HTML and CSS Reference
In-Depth Information
Drawing text requires the string and coordinates. For example,
to show you how to use translate , I used an annotated canvas
(shown in Figure 5.19 and earlier in Figure 5.13). I used fillText
to annotate the new centre point of the canvas to label the dots
I had placed around the canvas (whose height and width are
hard coded to 300x300 for this example):
function dot(string) {
ctx.arc(0,0,5,0,Math.PI*2,true); // draw circle
ctx.fillText(string, 5, 10); // render text
Now I can translate the canvas and call the dot function, passing
the string I want printed next to the dot:
dot('1. no translate'); // show dot
ctx.translate(150, 150);
dot('2. (150, 150)'); // show dot
ctx.translate(-100, 20);
dot('3. (-100, 20)'); // show dot
FIguRE 5.19 Using fillText
to annotate a canvas.
By default, the fillText method uses a 10 pixel tall sans serif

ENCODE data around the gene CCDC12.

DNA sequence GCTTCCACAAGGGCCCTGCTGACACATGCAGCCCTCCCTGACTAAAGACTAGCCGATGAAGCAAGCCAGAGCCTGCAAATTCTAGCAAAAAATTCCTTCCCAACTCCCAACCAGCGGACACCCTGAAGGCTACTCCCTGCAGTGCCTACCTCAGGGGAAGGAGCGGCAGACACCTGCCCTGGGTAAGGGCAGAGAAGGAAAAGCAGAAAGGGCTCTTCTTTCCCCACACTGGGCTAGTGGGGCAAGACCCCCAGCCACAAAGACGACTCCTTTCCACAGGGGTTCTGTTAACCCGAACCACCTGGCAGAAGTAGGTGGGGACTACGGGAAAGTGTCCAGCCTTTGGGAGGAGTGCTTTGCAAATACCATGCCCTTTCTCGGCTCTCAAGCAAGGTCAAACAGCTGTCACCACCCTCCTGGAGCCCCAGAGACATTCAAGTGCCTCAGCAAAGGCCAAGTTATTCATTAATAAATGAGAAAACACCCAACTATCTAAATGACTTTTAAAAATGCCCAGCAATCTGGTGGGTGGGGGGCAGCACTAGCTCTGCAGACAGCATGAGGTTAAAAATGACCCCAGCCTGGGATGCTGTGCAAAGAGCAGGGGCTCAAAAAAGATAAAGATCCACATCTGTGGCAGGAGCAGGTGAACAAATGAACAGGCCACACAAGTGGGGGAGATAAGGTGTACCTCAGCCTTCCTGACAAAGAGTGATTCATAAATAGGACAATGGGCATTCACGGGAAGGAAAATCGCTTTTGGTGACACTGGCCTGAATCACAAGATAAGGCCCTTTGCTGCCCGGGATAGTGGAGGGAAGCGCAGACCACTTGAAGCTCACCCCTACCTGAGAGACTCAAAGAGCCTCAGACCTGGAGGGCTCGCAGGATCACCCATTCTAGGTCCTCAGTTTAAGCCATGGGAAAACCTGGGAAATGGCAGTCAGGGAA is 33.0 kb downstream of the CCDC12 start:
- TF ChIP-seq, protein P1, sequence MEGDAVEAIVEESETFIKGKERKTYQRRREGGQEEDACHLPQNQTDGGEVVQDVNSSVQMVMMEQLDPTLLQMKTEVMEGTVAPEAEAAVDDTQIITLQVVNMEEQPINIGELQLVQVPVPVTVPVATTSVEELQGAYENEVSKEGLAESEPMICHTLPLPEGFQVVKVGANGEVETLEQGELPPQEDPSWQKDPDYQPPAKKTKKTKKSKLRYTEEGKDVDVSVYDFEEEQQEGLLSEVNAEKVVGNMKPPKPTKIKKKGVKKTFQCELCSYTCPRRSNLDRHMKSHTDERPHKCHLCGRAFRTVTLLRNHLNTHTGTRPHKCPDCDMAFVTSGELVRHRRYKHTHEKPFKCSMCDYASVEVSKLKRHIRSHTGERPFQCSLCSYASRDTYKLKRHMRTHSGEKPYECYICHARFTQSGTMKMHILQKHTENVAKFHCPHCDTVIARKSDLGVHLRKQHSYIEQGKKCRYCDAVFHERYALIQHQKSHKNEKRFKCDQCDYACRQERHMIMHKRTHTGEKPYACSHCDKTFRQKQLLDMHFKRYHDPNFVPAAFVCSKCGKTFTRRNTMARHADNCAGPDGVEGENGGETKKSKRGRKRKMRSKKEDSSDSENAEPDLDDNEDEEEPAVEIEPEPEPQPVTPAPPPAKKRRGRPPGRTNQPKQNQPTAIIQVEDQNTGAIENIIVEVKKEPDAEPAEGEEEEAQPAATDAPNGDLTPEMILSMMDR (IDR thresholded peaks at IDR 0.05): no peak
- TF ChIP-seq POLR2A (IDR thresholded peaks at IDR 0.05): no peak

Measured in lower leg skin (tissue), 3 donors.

as the selected font. You can change this to your own font
style by setting the font property on the context using the
same syntax as CSS fonts (for example, ctx.font = 'italic 400
12px/2 helvetica neue, sans-serif' ). You can even use CSS3
web fonts, provided they've been fully loaded before you use
them. When I call fillText , the text rendering uses the same
fillStyle that I set earlier (or uses the canvas default). Equally
strokeText uses the current strokeStyle .
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